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Kitsunebi (which translates as fox fire) appear as small balls of coloured light floating in long chains about a metre above the ground. They are often a sign that a fox wedding or demon parade are occurring. This strange phenomenon is caused by magical foxes who breathe out balls of fire and use them as lanterns to light their way at night. Humans can only see the lights, but the kitsune (foxes) remain invisible nearby. It is important not to follow these lights as they may be a trick, guiding the unwary towards a group of hungry yokai.   'Fox Fires on New Year's Eve in Oji' from the series 'One-hundred View of Famous Places in Edo' - Utagawa Hiroshige, 1857.  'Scene of Foxfire (Kitsunebi) from the play Honcho Nijushiko' - Toyohara Chiknobu, 1898.

Folklore in Art

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Folklore, mythology and fairy tales have long been the subject for artists around the world. In this post I have started to collect some links and resources to explore. 'Circe Offering the Cup to Odysseus' - John William Waterhouse (cropped)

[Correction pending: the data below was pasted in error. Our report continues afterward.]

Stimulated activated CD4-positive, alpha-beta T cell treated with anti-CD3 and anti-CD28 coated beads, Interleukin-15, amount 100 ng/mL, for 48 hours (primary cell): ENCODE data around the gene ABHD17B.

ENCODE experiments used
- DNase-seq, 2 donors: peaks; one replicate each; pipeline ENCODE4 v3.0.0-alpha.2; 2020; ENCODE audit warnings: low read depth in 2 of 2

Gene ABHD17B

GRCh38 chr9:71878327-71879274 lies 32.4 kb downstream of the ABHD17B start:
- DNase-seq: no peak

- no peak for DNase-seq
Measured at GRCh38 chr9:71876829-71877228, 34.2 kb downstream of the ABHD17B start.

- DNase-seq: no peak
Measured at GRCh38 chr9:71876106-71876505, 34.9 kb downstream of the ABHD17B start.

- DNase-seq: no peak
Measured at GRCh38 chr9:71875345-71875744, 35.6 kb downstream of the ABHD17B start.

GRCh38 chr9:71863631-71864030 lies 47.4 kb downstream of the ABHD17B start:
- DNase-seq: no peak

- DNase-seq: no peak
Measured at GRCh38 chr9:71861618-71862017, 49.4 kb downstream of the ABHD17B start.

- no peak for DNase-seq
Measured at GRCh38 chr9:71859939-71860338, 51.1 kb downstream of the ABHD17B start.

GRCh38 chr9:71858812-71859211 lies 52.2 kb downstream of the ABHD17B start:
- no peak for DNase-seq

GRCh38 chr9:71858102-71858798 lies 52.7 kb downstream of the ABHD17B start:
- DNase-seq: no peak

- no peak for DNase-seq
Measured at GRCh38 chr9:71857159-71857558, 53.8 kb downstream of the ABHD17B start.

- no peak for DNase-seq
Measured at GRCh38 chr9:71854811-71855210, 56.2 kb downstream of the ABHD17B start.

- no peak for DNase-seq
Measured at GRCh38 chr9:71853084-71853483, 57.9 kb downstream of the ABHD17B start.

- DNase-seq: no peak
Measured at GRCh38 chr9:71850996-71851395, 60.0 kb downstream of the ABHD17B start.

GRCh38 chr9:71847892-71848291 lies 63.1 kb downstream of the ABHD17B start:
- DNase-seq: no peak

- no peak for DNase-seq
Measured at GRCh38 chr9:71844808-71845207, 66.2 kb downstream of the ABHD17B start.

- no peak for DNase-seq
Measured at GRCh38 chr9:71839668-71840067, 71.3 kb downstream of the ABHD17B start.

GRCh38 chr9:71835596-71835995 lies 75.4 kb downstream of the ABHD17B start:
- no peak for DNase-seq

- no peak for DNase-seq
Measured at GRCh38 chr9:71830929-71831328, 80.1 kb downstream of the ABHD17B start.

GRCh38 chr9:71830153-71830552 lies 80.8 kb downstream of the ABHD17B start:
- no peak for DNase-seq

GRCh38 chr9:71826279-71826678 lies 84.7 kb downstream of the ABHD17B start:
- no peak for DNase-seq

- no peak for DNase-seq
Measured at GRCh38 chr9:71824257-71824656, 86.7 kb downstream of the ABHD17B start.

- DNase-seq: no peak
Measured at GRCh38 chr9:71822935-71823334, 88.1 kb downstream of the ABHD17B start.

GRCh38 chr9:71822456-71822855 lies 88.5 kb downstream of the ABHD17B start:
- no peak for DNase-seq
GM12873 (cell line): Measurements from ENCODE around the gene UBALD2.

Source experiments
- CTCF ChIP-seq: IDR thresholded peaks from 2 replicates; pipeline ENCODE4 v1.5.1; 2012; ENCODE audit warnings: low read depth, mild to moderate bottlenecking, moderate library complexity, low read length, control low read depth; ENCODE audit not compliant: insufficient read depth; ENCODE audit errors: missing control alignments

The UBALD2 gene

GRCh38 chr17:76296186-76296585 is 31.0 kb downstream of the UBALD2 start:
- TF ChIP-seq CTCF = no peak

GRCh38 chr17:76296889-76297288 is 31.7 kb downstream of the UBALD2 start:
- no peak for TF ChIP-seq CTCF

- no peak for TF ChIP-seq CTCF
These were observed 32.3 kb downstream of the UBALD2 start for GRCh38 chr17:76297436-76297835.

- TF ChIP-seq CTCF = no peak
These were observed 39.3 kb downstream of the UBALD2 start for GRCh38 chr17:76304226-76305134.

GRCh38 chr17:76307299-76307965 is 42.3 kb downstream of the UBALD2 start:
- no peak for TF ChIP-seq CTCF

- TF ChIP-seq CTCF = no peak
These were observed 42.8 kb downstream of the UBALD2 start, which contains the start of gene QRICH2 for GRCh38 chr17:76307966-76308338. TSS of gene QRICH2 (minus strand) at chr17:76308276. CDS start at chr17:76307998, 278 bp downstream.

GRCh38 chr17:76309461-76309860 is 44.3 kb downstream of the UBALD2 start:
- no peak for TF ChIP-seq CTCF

Folk and Fairy Tales

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"Some day you will be old enough to start reading fairy tales again." ~ C. S. Lewis ~ 'The Fairy Wood' - Henry Meynell Rheam

Witches

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I've had a lifelong fascination with witches and this may have been one of the things that encouraged my love of folklore. In this post I have compiled a selection of links and artwork relating to witches in folklore, mythology, history, art and popular culture. The Magic Potion - Evelyn de Morgan, 1903. Folklore and Mytholog y 8 Famous Witches From Mythology and Folklore Witchy Folklore - Nifty Buckles Witches Folklore - Occult World 10 Scariest Witches Of World Mythology Witch Ball Folklore 10 Witch Gods And Goddesses From Around The World The Broomstick In Folklore: The Witch’s Ideal Transport The Witch Files: Going to Sea in an Eggshell Witches in Myth, Legends and Fairy Tales Witchcraft in Japan: The Roots of Magical Girls The Cunning Female Demons and Ghosts of Ancient Japan Hecate: Holding Court Over Ancient Greek Witchcraft, the Moon, and Ghosts 12 Most Dangerous Witches In World Mythology And Folklore Finnish Folklore: Louhi, Witch of the No

Cats in Folklore and Art